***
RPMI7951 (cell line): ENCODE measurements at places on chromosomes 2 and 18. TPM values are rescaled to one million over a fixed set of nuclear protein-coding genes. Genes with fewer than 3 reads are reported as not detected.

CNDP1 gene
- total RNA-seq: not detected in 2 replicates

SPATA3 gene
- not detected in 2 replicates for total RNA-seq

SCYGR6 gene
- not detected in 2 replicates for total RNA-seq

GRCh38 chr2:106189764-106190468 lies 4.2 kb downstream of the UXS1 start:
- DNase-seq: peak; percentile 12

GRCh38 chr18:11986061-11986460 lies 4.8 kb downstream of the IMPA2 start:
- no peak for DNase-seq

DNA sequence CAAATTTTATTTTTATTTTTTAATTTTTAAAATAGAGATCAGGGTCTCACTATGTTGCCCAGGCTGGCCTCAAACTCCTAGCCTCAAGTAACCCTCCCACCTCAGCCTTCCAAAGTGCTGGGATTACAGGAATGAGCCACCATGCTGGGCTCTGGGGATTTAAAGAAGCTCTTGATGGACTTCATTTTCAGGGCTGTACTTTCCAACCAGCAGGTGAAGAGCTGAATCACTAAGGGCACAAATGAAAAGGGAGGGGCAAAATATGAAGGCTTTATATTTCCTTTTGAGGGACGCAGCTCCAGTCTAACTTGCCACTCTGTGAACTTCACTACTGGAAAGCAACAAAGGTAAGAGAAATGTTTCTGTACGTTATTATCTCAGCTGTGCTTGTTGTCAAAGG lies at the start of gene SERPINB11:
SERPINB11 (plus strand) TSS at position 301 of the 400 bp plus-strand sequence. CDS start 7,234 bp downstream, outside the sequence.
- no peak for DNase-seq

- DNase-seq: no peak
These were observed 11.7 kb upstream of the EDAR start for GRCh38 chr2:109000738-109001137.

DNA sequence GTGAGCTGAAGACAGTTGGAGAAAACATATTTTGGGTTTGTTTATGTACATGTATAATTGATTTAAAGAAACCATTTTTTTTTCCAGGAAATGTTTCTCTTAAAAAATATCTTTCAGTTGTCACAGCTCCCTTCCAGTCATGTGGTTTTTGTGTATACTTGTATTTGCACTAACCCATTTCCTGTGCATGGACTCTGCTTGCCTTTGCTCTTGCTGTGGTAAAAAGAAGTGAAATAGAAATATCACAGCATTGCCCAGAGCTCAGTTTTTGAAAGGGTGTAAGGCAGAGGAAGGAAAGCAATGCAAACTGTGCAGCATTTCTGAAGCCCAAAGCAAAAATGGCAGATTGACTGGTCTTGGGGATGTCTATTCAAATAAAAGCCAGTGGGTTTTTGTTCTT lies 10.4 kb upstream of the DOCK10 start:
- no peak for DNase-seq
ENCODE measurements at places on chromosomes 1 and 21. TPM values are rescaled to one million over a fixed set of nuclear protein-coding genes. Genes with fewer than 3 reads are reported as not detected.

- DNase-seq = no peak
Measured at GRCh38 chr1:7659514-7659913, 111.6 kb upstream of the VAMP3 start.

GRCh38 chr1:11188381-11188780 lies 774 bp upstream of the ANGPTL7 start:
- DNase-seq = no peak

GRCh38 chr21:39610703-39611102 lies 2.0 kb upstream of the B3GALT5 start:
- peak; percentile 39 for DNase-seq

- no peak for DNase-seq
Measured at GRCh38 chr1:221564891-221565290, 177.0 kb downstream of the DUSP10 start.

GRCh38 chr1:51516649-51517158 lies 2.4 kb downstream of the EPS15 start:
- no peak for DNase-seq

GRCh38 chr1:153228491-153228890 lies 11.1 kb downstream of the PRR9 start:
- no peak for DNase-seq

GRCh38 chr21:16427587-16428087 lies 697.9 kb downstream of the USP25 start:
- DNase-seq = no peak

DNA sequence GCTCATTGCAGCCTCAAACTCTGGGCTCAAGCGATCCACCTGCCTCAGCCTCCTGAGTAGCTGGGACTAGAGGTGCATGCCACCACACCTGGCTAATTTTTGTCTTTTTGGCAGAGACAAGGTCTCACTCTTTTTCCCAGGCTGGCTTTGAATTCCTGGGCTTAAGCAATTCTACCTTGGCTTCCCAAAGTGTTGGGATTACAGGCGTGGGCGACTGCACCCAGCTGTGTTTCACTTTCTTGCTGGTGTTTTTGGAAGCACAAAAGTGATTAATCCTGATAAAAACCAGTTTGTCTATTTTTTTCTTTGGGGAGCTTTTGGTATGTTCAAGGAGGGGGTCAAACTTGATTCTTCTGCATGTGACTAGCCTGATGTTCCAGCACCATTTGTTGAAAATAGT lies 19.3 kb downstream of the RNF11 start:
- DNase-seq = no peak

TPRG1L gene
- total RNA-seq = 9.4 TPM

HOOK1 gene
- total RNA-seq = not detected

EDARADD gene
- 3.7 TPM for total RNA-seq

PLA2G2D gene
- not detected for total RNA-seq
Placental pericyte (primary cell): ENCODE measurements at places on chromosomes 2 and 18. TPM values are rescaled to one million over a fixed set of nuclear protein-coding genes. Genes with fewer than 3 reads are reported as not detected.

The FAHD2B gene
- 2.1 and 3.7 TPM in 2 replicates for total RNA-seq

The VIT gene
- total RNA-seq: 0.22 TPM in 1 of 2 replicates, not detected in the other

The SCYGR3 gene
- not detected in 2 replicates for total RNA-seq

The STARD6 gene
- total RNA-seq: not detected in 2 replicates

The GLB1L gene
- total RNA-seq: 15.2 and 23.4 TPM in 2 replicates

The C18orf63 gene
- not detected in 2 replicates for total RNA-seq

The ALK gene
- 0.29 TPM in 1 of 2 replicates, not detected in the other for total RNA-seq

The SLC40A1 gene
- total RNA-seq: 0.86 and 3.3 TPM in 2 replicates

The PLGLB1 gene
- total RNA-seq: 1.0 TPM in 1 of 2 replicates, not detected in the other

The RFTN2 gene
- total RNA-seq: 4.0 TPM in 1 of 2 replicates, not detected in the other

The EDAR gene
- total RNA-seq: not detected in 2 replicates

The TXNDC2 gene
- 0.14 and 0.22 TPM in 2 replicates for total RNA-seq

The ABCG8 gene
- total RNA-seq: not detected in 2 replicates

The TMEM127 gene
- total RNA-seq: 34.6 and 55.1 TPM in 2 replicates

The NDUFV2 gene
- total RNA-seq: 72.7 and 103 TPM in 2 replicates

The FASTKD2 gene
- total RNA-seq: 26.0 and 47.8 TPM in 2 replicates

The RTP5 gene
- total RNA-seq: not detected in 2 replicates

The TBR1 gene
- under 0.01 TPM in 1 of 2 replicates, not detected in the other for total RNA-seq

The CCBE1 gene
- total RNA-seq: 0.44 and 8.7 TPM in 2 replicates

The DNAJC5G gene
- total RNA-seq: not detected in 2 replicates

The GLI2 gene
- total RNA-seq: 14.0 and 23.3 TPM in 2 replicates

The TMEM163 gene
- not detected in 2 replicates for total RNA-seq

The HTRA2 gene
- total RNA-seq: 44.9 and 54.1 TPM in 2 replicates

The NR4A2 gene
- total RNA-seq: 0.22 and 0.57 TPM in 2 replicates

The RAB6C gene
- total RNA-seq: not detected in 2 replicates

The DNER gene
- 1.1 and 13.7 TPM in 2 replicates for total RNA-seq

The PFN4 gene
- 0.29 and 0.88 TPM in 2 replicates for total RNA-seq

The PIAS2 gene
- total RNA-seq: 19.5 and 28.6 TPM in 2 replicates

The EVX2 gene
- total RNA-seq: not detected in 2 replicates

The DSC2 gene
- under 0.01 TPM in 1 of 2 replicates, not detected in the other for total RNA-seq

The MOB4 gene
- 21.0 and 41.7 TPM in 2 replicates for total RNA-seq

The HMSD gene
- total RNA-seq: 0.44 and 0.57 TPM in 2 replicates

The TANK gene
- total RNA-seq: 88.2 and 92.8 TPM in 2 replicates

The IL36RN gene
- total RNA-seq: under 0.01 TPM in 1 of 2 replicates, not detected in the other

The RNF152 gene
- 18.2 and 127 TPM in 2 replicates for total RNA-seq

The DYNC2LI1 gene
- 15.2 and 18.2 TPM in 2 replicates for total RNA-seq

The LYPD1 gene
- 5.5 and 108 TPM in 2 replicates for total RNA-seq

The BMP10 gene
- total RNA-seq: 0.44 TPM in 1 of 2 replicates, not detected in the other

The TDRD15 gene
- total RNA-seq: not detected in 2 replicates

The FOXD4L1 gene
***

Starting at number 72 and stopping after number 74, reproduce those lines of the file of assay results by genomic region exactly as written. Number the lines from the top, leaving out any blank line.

- total RNA-seq: 34.6 and 55.1 TPM in 2 replicates

The NDUFV2 gene
- total RNA-seq: 72.7 and 103 TPM in 2 replicates